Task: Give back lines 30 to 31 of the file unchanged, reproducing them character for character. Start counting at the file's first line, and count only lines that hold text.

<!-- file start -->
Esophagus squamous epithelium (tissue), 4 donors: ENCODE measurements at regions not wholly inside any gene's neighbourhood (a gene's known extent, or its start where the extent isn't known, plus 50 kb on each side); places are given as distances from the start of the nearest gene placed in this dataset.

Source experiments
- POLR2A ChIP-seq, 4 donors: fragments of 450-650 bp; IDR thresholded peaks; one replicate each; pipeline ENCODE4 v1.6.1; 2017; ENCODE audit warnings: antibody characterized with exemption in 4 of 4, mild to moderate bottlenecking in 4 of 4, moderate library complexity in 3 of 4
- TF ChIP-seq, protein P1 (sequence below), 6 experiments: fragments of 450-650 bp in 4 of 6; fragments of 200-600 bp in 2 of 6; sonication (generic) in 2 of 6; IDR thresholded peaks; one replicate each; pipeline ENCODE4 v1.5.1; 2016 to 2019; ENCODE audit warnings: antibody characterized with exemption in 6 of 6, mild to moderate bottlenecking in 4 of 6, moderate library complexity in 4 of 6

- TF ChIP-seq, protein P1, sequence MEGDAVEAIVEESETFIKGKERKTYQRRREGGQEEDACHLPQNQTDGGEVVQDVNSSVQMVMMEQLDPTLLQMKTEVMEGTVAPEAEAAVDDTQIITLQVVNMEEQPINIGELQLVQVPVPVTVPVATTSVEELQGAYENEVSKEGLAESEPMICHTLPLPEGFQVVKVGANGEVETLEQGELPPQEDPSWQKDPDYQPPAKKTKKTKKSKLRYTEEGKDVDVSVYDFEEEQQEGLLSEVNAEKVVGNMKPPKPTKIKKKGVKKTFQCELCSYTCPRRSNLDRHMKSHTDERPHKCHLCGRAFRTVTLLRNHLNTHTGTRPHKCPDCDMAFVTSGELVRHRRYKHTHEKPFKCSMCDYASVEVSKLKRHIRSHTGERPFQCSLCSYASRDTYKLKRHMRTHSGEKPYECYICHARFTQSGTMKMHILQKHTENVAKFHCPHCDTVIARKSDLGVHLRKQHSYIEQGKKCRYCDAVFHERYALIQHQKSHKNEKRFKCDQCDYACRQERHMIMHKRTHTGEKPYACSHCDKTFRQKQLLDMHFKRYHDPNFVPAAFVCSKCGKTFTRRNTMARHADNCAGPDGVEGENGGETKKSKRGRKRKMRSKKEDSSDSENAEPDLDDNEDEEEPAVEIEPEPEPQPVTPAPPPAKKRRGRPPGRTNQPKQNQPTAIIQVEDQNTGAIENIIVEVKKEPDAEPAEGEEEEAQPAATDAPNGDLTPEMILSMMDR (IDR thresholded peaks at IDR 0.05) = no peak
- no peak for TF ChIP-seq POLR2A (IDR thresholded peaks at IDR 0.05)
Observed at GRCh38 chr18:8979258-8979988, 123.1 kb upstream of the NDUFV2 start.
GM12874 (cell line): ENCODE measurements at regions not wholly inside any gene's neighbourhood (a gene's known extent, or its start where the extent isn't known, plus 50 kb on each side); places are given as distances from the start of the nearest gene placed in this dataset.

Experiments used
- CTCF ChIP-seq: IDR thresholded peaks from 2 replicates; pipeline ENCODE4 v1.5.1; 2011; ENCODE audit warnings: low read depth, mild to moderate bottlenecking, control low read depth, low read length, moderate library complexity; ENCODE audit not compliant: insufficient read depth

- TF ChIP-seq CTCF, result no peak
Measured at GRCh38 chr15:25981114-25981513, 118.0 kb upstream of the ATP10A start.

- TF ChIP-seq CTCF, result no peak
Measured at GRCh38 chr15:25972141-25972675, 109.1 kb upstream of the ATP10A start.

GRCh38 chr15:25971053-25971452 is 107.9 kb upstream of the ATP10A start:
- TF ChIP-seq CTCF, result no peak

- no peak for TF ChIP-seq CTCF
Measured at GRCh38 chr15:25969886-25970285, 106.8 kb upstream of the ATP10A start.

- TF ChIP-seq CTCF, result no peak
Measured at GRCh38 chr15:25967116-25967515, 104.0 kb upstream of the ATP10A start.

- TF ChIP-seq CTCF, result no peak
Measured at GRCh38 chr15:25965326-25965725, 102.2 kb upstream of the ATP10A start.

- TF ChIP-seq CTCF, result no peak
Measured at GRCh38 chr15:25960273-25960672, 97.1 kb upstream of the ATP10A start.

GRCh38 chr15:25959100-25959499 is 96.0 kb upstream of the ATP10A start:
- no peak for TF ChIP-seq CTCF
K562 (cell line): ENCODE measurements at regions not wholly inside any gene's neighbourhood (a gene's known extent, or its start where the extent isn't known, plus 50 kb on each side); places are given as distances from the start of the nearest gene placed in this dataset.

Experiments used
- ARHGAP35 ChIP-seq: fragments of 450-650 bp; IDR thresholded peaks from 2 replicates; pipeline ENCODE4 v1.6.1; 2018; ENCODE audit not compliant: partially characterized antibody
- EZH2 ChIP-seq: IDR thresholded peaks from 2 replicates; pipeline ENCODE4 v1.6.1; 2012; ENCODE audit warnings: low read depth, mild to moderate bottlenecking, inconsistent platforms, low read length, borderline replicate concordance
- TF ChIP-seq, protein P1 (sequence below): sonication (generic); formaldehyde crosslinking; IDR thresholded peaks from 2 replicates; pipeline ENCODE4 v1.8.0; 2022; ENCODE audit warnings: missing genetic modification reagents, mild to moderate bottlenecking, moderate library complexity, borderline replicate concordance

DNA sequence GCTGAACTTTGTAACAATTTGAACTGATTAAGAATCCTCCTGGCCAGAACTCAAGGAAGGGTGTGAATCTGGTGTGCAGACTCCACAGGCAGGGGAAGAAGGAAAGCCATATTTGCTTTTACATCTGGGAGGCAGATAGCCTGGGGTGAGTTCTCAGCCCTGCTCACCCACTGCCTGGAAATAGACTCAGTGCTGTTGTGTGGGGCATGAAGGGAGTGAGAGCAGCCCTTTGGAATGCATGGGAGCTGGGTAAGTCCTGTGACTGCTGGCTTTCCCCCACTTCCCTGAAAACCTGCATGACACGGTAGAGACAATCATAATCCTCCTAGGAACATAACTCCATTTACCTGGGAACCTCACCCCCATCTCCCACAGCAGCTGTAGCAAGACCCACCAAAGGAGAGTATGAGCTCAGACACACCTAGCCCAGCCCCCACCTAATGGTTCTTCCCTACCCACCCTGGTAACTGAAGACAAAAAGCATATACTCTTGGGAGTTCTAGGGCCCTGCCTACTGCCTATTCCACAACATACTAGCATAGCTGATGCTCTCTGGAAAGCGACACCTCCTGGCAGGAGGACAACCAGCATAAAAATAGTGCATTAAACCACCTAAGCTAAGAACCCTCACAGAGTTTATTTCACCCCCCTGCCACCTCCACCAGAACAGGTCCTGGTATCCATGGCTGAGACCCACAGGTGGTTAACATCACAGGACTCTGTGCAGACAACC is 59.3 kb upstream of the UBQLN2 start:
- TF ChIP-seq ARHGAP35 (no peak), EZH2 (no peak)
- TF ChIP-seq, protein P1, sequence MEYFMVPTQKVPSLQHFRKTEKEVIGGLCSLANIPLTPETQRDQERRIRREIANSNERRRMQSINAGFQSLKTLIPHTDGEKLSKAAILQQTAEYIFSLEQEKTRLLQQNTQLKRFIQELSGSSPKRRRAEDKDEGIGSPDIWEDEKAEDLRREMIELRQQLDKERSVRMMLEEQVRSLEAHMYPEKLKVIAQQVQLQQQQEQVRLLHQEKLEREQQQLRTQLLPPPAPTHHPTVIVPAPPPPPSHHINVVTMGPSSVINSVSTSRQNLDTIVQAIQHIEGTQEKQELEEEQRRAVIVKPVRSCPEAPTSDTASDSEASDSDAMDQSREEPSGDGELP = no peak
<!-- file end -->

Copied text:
- EZH2 ChIP-seq: IDR thresholded peaks from 2 replicates; pipeline ENCODE4 v1.6.1; 2012; ENCODE audit warnings: low read depth, mild to moderate bottlenecking, inconsistent platforms, low read length, borderline replicate concordance
- TF ChIP-seq, protein P1 (sequence below): sonication (generic); formaldehyde crosslinking; IDR thresholded peaks from 2 replicates; pipeline ENCODE4 v1.8.0; 2022; ENCODE audit warnings: missing genetic modification reagents, mild to moderate bottlenecking, moderate library complexity, borderline replicate concordance